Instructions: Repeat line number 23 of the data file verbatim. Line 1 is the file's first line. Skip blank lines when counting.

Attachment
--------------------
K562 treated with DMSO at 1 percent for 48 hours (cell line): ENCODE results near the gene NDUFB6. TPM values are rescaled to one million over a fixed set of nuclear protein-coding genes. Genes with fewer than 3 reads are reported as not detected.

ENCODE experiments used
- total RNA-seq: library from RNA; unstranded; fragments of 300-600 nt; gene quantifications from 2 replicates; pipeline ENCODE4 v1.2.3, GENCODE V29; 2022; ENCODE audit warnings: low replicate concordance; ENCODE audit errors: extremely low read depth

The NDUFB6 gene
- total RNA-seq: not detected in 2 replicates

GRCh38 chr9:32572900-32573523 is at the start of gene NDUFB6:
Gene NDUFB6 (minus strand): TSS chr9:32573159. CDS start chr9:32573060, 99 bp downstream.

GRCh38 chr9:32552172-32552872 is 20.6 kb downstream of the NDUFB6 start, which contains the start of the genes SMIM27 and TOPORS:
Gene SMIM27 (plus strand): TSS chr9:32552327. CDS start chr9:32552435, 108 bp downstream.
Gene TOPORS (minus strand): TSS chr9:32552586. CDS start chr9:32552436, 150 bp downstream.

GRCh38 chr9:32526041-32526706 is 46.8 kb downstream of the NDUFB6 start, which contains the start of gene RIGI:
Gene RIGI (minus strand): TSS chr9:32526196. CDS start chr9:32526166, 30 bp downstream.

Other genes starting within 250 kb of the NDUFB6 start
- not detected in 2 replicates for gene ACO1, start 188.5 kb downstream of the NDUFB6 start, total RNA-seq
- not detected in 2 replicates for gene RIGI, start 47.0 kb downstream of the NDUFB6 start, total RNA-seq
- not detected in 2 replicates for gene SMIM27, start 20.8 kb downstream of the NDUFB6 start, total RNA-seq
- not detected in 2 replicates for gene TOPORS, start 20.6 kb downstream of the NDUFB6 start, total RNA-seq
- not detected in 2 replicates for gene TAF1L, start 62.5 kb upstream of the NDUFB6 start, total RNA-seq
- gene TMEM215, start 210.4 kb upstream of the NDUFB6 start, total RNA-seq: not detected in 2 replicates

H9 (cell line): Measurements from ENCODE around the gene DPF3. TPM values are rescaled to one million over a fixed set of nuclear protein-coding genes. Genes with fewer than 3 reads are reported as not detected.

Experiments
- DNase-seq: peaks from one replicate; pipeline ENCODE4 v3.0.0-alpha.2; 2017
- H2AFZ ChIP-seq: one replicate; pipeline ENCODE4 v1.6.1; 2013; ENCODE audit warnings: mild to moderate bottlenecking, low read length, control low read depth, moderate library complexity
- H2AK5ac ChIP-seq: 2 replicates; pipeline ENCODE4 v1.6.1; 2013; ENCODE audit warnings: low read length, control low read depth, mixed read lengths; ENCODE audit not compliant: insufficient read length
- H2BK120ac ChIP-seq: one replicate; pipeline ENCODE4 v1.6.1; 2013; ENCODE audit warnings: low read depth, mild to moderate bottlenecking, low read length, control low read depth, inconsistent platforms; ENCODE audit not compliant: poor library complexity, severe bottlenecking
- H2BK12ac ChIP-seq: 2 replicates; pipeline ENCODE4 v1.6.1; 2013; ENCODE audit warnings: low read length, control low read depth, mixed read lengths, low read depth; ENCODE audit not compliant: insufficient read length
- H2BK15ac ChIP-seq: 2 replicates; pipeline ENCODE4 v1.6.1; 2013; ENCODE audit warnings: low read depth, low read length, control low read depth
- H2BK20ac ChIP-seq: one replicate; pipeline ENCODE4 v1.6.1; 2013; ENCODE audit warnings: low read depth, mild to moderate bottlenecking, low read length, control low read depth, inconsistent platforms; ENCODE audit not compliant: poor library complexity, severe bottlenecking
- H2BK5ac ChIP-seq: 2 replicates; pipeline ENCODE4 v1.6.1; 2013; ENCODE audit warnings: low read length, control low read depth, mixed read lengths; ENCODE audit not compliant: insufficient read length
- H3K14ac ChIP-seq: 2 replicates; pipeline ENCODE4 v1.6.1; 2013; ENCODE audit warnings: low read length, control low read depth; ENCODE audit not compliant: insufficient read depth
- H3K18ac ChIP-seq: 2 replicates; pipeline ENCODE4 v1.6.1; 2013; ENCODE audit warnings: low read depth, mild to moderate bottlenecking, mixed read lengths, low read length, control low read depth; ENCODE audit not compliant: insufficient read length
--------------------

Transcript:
- H2AFZ ChIP-seq: one replicate; pipeline ENCODE4 v1.6.1; 2013; ENCODE audit warnings: mild to moderate bottlenecking, low read length, control low read depth, moderate library complexity